Design is the key. Frankly, this whole regulatory mess has evolved from flawed programs that mostly had the best intentions and assumed that the easy way out was to tie rewards to OSHA, workers' comp, or other statutory reporting rates. In fact, for the most part, my understanding is that this practice evolved from the assumption that such reporting was an "impartial measurement" and reflected results arising from firmly defined and monitored rules by a third party. Have people tried to corrupt this practice? You bet. Does it sustain as a long-term policy? Nope. Sooner or later, I believe that the sheer momentum of habit and culture will reveal itself in something so disastrous that it can't be hidden.

OSHA makes no bones about how the OSHA culture views outcome-based incentives. They view such incentives as discouraging reporting and deny any positive redemptive value in the practice. Here's the crux of it: They make an arbitrary unilateral claim that all outcome-based incentives discourage reporting. They say it as a proclamation, and the inference is that it is a given that every ethical and intelligent person should know. Those of us listening to these pronouncements make our rebuttals, but from a smaller stage to an audience that is not nearly as broad. Then, turn to another pronouncement: "We will penalize anything that promotes under-reporting." They don't specify incentives, but anyone who reads the previous arbitrary assertion does not have to go very far to make a connection.

I am not urging everybody who reads this to throw in a bunch of outcome-based awards as if they were throwing tea in Boston harbor. I do suggest that you don't succumb to broad-brush pronouncements that all such awards are unethical, and look to what outcome-basis, such as "no violations of SOP" or a celebration of a plant's "Partnership for Success" can reward the shift of your employees' consciousness from "me" to "we" without any connection to what is recorded or reported under the OSHA standards.

OH&S: You mentioned ongoing projects at the beginning of this conversation. What would you pick as the primary ongoing challenge as relates to viable and effective safety incentive programs?
Roark: The most obvious to me is continuing to educate our clients that a safety incentive program is not about the "stuff." Some clients use gift cards, others merchandise, travel, or experiential awards. Oftentimes these elements are blended with recognition, in the form of plaques, certificates, company-wide "shout-outs," or wearables and promotional products that proclaim that the wearer is part of a team, and a successful, caring team. The most fundamental lesson that I convey to my clients, and the piece of information that seems to serve them best, is the fundamental understanding that it's not the "stuff" they give to their employees that create a safer workplace, but rather what the employees have to do to receive the "stuff." Create a set of rules that teach and imprint best safety practices, and you can get an employee who would never change a habit if you paid them to follow the rules, in order to earn the points for the blender that they want to receive, and in doing so discover they have changed their habits, and consequently their company's culture, towards safety.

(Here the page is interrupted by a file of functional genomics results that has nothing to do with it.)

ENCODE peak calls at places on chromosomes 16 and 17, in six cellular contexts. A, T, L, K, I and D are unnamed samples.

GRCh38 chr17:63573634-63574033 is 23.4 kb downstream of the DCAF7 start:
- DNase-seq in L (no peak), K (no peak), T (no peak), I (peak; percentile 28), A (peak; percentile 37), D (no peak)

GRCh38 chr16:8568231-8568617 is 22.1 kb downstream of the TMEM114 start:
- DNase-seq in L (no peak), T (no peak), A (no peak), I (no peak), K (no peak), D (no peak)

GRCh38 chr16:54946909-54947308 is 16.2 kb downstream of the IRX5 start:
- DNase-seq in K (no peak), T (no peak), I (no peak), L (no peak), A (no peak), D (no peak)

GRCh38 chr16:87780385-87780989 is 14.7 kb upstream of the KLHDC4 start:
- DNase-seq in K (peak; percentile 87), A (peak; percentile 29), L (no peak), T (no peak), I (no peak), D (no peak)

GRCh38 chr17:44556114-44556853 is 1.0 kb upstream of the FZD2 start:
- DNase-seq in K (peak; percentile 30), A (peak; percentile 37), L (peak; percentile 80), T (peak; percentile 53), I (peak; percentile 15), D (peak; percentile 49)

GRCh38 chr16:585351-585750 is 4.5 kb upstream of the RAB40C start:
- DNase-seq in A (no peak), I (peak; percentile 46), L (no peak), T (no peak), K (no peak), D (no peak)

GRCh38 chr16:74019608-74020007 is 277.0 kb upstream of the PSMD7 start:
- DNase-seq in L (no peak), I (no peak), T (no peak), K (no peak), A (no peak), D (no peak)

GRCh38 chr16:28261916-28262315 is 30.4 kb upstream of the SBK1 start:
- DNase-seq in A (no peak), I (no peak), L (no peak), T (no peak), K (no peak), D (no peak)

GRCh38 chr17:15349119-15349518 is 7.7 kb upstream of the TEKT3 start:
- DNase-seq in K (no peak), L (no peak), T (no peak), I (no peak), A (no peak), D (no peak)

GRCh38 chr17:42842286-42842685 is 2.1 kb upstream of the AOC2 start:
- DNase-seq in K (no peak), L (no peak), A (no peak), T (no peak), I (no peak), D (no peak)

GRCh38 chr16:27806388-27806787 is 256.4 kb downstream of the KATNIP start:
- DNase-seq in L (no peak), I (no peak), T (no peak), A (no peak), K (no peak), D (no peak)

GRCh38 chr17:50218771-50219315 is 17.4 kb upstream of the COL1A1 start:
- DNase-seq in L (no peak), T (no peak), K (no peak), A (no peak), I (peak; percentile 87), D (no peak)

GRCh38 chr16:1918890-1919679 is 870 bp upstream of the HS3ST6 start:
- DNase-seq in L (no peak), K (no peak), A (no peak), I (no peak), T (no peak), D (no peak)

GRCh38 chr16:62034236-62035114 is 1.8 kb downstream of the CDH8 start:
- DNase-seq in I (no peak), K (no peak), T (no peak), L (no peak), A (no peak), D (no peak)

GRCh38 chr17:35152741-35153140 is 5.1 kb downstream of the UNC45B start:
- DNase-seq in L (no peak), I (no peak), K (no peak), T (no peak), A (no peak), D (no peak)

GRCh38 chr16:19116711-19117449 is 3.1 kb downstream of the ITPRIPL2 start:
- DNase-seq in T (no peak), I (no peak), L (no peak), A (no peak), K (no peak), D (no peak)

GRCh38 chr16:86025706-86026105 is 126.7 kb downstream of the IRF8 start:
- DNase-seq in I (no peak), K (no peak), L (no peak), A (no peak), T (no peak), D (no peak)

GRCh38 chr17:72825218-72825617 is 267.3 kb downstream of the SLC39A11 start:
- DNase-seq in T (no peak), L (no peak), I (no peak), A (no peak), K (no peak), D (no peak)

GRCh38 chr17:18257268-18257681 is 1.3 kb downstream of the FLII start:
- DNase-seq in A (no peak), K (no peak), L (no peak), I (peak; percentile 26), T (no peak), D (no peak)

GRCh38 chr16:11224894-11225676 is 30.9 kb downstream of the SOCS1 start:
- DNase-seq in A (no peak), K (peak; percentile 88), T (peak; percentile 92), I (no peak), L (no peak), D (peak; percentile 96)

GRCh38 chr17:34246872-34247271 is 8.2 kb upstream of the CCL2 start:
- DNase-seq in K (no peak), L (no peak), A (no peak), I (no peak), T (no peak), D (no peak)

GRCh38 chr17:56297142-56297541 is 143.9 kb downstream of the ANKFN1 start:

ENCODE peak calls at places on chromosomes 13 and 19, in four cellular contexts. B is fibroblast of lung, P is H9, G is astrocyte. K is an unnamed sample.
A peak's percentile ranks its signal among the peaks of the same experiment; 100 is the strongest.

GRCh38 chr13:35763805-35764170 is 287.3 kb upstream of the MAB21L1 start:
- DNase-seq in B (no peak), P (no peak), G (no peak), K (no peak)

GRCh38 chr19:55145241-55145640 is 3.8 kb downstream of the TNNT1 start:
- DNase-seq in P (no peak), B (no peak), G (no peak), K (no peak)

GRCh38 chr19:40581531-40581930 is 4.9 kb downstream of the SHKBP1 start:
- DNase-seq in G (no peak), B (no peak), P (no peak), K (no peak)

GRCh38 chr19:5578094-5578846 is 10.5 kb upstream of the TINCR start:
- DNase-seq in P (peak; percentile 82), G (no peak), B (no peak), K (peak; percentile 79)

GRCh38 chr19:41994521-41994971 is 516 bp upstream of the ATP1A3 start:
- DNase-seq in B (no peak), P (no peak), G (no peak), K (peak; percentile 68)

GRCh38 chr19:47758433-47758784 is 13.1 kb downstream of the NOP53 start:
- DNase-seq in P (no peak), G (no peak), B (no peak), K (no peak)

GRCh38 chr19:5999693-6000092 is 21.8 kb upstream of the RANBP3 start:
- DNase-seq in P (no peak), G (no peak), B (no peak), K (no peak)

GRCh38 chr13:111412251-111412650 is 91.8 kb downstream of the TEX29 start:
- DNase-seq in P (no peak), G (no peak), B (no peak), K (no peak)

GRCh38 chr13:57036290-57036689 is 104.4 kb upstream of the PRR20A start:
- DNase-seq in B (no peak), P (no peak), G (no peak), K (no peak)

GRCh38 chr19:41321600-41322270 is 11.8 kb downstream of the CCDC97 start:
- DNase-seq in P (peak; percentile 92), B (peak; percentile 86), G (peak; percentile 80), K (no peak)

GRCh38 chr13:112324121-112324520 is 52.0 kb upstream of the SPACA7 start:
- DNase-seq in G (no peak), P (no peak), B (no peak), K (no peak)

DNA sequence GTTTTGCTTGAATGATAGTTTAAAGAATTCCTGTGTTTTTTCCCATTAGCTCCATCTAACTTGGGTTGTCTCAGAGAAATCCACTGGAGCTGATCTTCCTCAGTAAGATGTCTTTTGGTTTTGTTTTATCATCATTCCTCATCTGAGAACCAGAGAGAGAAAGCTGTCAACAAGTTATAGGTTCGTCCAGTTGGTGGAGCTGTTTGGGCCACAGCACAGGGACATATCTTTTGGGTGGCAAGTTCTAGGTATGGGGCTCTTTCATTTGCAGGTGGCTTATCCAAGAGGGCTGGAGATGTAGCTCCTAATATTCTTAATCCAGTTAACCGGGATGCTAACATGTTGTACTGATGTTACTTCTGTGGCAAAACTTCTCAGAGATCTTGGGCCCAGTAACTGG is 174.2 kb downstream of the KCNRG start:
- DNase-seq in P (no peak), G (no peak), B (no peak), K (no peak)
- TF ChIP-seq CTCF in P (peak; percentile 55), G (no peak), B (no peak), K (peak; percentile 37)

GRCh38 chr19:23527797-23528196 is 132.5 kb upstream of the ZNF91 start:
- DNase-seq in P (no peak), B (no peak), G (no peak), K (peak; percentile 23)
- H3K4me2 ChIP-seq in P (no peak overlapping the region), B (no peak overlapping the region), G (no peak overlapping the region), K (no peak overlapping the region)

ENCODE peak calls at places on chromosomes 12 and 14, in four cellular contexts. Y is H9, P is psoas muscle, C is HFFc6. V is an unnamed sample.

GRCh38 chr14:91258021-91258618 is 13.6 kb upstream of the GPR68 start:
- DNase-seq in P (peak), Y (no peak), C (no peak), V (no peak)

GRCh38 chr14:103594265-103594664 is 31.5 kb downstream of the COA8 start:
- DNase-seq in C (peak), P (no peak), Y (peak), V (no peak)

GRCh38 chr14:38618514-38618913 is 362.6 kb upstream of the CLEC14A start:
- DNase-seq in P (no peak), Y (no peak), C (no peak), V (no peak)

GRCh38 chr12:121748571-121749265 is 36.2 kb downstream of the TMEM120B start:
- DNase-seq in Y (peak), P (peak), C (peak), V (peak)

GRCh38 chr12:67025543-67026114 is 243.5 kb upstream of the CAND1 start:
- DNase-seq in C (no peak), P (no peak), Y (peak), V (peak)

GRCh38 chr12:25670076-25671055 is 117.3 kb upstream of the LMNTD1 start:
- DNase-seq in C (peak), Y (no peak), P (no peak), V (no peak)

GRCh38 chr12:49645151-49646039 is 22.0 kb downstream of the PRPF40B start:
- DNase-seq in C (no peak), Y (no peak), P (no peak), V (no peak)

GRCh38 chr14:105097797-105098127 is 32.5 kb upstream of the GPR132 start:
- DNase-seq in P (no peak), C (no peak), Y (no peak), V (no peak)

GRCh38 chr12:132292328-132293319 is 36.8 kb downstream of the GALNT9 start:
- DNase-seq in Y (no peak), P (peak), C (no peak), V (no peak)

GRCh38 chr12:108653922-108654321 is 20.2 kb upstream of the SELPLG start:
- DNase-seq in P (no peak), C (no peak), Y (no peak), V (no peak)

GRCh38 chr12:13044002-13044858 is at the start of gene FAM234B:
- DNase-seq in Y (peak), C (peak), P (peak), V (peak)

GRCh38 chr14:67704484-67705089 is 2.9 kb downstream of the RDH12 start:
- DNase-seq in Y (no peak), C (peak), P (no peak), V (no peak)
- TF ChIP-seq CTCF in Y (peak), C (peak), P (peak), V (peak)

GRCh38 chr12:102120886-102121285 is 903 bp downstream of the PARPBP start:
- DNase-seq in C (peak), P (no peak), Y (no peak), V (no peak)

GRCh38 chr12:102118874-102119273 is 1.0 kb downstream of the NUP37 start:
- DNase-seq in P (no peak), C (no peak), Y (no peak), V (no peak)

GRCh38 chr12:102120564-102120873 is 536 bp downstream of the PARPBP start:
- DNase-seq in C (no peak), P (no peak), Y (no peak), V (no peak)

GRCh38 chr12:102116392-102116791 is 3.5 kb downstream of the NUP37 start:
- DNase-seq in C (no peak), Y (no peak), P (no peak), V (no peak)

We're having this conversation on a Walt Disney property. I have examined and appreciate Disney's ability to identify what their "guest" participants want to experience, define what their corporate goals are, and find what steps and standards they have to implement to deliver the desired experience to their target audience, while achieving the endgame that they have defined as success. I suggest from this model, your readers can appreciate what the safety incentive professional does, following a similar process to design the program that fits for your company's unique needs.

Sean Roark is immediate past president of the Incentive Marketing Association, treasurer of the Incentive Federation, and chairman of the ASSE Downtown Houston chapter. He was the first person named as a Fellow of the IMA and also was in the initial class of inductees as a Fellow of the Promotional Products Association International, making him the only person to hold both honors. He is a Certified Professional of Incentive Management and a recognized authority on the topic of safety incentive program design and management, and he has spoken on the topic across the United States and on four continents.

This article originally appeared in the January 2018 issue of Occupational Health & Safety.